Traci McClellan-Sorell (Cherokee), 1996 Udall Intern
It has been 20 years since Traci McClellan-Sorell was selected to be a part of the first cohort of the Udall Foundation’s Native American Congressional Internship Program in Washington, D.C. She spent the summer of 1996 working in the Office of Senator John McCain and with the Senate Committee on Indian Affairs.
“The caliber of the work you got to do, the meetings you got to sit in on, and the people you got to work with were incredible. I had an amazing experience,” she recalls.
Through the Udall Internship, Traci gained practical experience with the federal legislative process that helped her to better understand the government-to-government relationships between Tribes and the federal government.
“It was an eye-opening experience to learn how the Hill operates, and the lack of attention Indian issues generally receive,” she remembers. “Native nations are continuously evolving, so increasing that awareness and visibility is key in helping the federal government to understand the importance of tribal sovereignty.”
Over the last 20 years, Traci has worked hard to increase awareness and visibility of important issues facing Indian country. After earning her law degree from the University of Wisconsin, she spent time in D.C. supporting Native health issues before moving to Albuquerque to advocate for Native elders.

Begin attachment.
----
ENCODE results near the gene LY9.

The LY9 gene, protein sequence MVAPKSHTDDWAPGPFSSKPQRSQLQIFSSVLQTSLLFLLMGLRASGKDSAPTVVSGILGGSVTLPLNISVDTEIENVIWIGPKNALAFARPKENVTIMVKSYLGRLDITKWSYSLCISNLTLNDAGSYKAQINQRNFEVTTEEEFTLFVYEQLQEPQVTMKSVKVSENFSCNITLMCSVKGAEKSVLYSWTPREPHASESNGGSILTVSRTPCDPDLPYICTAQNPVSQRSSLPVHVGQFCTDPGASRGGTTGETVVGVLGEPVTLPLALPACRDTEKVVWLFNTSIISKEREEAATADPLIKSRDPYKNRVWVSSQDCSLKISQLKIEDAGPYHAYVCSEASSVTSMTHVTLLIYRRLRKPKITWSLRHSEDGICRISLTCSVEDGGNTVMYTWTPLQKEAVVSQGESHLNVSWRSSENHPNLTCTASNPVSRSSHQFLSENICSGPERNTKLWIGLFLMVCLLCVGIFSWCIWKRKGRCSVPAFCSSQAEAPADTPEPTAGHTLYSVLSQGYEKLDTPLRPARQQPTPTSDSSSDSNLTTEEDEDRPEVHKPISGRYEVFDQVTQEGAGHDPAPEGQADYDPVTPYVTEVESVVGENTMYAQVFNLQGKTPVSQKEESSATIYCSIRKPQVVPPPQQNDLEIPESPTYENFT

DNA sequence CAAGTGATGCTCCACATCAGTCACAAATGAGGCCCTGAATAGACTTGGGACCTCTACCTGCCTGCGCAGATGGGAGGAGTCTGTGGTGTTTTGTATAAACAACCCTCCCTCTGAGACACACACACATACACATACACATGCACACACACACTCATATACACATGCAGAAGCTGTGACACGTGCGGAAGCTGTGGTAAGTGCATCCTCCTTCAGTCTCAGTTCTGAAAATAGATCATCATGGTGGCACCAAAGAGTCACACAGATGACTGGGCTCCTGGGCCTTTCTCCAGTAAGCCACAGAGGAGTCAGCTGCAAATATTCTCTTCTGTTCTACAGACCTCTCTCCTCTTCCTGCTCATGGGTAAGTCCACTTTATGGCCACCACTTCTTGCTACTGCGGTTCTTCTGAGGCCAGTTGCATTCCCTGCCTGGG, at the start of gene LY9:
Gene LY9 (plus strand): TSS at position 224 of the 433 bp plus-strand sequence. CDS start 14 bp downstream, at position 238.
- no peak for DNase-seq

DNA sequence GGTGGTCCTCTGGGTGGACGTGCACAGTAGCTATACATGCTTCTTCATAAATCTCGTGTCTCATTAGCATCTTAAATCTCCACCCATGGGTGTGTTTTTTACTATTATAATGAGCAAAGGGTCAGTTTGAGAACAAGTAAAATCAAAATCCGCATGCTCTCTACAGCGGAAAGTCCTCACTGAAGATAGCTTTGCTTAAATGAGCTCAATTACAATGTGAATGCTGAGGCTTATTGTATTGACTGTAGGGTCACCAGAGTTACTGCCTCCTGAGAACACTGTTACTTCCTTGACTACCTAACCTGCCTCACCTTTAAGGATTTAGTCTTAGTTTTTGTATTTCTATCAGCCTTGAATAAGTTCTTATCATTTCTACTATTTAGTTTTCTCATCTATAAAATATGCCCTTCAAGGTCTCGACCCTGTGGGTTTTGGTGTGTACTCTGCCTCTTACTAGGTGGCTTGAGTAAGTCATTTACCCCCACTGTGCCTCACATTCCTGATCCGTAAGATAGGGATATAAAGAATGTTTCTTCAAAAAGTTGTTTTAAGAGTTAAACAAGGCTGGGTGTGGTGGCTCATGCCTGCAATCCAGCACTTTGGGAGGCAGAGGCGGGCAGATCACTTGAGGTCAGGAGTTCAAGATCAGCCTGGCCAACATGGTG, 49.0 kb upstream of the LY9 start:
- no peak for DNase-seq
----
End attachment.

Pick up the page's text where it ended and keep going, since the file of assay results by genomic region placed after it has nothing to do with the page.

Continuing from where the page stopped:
Now a wife and mother, Traci’s most recent mission is to educate Native and non-Native youth about tribal cultures, which, she says, often gets short attention in educational curricula. She also writes children’s books that use Cherokee and Native characters to share cultural values like gratitude and collaboration with a broader audience. Her first nonfiction picture book will be published in 2018.
“Our children require so much more to thrive in this global community. Our Nations are not limited to the boundaries they occupy and there is a higher level skill set required—more than just knowing your own community,” she said. “There are larger systems in place—political, social, and economic. Education in all of these places is important.”
Traci credits programs like the Udall Internship for a heightened awareness of American Indian issues. “It is critical to maintain the pipeline of students going to D.C.,” she said. “The Udall Foundation continues to have some of the most wonderful minds and people in Indian country representing the Internship. Those folks are going on to do wonderful things in their communities and in D.C.”
Traci continues to meet with, and mentor, Udall Interns and encourages them to appreciate that a lot of hard work has already been done. “Recognize that you enjoy much more visibility than we did then. Use your visibility to Indian country’s advantage,” she said. “Every little thing you do for Indian country not only benefits you, but future generations.”
“You can do anything if you are willing to work hard and sacrifice. I have a life now that I never imagined as a child... but I feel like the best is still ahead of me, and that’s just exciting!”